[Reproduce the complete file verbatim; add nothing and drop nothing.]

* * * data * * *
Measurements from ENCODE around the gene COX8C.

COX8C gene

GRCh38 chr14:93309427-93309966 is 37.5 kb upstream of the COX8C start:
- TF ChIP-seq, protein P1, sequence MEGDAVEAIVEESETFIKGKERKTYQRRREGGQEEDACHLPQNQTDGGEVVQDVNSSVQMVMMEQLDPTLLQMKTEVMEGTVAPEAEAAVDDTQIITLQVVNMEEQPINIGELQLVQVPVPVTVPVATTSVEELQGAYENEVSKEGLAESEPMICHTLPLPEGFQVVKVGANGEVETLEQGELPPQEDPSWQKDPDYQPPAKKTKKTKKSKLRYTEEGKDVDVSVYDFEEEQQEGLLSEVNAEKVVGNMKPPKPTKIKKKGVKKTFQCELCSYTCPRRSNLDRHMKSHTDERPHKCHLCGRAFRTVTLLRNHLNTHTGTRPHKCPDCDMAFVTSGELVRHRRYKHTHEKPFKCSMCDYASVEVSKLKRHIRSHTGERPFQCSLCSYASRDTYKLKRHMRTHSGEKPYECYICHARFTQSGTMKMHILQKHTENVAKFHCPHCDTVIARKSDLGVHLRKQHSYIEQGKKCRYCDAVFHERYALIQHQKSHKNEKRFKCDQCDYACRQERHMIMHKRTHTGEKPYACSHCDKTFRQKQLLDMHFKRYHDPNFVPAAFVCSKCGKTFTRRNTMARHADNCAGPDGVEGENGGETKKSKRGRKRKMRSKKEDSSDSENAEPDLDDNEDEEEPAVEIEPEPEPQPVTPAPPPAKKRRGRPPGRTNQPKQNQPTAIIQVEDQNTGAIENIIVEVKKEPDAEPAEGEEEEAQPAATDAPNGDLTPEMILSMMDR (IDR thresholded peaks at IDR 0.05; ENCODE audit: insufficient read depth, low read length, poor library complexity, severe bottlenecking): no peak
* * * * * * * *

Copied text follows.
Measurements from ENCODE around the gene COX8C.

COX8C gene

GRCh38 chr14:93309427-93309966 is 37.5 kb upstream of the COX8C start:
- TF ChIP-seq, protein P1, sequence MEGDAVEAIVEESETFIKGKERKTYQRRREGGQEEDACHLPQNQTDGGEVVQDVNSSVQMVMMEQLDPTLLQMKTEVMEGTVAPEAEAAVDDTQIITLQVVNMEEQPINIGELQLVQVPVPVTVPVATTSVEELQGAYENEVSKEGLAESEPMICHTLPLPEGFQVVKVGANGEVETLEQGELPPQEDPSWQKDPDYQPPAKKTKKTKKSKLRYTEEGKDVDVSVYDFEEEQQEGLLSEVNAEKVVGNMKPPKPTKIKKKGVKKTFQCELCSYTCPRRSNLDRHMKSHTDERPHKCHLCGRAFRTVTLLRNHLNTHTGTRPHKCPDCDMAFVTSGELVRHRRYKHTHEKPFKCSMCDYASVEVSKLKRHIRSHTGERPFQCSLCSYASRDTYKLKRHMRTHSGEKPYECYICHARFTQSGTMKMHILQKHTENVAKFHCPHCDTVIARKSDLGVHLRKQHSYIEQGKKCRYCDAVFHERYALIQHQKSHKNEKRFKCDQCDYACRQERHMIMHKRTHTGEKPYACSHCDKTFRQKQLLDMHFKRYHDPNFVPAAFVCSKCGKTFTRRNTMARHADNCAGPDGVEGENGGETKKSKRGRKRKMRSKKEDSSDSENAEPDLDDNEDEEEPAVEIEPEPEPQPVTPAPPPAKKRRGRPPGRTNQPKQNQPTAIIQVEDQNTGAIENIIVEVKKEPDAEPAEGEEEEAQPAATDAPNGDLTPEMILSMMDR (IDR thresholded peaks at IDR 0.05; ENCODE audit: insufficient read depth, low read length, poor library complexity, severe bottlenecking): no peak